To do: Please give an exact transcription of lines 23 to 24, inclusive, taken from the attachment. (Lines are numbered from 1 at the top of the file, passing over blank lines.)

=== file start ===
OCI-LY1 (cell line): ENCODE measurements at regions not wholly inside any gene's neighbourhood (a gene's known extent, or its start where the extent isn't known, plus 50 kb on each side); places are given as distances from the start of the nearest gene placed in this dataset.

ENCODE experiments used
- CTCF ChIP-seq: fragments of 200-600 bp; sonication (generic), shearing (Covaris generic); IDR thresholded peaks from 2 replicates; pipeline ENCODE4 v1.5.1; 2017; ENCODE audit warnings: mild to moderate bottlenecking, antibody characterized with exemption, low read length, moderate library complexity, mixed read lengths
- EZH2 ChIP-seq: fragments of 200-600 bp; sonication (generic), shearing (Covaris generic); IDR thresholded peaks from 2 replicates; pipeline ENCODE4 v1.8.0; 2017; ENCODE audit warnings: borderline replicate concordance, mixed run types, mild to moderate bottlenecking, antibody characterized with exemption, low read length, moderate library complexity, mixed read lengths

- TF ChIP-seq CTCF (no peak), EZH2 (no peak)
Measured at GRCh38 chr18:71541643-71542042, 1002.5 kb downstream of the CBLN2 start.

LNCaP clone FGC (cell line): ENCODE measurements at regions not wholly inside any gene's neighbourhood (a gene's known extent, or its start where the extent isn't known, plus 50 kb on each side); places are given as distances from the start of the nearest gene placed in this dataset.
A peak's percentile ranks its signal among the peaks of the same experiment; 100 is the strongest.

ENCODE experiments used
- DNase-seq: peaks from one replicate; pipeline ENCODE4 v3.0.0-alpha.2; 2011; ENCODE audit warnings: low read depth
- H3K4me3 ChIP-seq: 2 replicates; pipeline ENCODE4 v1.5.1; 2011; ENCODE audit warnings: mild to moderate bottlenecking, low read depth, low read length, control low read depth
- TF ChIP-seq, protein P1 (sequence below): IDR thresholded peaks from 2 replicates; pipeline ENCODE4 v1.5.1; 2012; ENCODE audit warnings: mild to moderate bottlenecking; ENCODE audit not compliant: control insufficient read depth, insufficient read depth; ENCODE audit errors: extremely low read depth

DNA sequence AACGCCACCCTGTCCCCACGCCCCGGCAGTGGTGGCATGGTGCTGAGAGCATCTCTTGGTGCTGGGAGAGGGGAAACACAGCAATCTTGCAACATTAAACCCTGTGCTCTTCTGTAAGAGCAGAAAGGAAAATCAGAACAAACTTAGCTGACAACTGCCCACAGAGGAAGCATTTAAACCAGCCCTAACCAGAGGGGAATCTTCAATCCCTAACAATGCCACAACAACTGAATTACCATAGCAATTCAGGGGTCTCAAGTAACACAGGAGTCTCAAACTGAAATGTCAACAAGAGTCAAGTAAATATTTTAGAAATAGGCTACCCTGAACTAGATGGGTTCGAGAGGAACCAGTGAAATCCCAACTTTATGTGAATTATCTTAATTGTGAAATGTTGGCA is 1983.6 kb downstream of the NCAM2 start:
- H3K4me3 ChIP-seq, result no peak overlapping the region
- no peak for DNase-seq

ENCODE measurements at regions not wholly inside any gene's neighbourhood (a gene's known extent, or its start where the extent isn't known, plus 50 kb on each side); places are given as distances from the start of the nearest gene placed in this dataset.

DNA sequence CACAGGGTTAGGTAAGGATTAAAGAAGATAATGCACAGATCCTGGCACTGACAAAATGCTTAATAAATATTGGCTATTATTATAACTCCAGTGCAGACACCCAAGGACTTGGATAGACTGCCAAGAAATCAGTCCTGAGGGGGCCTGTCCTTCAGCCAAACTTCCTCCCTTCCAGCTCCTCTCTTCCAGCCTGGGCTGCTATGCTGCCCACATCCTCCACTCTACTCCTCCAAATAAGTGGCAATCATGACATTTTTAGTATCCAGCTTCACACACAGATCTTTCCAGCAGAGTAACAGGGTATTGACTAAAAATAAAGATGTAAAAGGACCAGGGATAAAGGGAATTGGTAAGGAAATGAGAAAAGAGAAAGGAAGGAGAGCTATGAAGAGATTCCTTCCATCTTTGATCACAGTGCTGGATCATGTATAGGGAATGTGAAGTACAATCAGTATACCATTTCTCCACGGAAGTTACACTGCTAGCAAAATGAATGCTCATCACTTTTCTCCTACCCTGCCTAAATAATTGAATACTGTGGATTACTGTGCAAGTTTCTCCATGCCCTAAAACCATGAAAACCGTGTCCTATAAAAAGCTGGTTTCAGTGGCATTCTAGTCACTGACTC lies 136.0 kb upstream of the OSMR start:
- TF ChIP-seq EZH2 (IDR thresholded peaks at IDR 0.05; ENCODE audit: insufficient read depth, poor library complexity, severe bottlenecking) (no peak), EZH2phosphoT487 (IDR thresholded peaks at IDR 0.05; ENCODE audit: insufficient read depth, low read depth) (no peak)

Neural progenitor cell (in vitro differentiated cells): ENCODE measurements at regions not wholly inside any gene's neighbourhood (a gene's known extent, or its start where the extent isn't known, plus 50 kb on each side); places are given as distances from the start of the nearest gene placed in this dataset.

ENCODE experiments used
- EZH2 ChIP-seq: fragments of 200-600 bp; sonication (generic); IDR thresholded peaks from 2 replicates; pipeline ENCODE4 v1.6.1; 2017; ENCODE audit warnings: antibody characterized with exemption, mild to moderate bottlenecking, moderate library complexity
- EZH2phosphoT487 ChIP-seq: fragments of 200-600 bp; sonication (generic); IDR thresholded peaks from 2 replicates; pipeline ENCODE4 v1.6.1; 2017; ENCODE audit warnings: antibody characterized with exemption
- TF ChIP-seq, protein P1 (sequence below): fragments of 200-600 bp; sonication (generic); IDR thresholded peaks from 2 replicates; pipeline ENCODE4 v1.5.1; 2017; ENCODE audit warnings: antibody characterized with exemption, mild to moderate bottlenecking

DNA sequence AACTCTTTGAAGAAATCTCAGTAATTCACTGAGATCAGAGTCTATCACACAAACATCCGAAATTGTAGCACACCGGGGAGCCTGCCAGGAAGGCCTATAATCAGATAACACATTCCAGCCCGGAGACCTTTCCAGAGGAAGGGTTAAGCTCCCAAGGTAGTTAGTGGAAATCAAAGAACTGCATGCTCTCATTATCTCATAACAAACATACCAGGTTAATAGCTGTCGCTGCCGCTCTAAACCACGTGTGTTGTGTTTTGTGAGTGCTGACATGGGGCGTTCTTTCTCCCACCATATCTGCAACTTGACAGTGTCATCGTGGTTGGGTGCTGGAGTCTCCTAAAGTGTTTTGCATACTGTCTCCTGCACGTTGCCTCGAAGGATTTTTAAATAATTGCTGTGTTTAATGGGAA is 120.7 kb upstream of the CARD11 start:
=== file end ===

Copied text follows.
- TF ChIP-seq, protein P1 (sequence below): fragments of 200-600 bp; sonication (generic); IDR thresholded peaks from 2 replicates; pipeline ENCODE4 v1.5.1; 2017; ENCODE audit warnings: antibody characterized with exemption, mild to moderate bottlenecking

DNA sequence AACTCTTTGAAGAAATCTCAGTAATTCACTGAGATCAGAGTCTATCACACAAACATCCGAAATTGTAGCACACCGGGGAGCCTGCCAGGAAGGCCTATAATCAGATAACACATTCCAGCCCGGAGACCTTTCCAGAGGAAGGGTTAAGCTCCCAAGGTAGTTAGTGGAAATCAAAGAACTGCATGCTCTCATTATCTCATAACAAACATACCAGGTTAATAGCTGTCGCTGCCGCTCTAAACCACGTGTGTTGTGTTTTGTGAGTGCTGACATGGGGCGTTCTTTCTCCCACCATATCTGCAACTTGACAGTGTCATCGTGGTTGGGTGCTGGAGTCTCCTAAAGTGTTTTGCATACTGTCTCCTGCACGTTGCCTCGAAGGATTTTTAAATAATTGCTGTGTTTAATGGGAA is 120.7 kb upstream of the CARD11 start: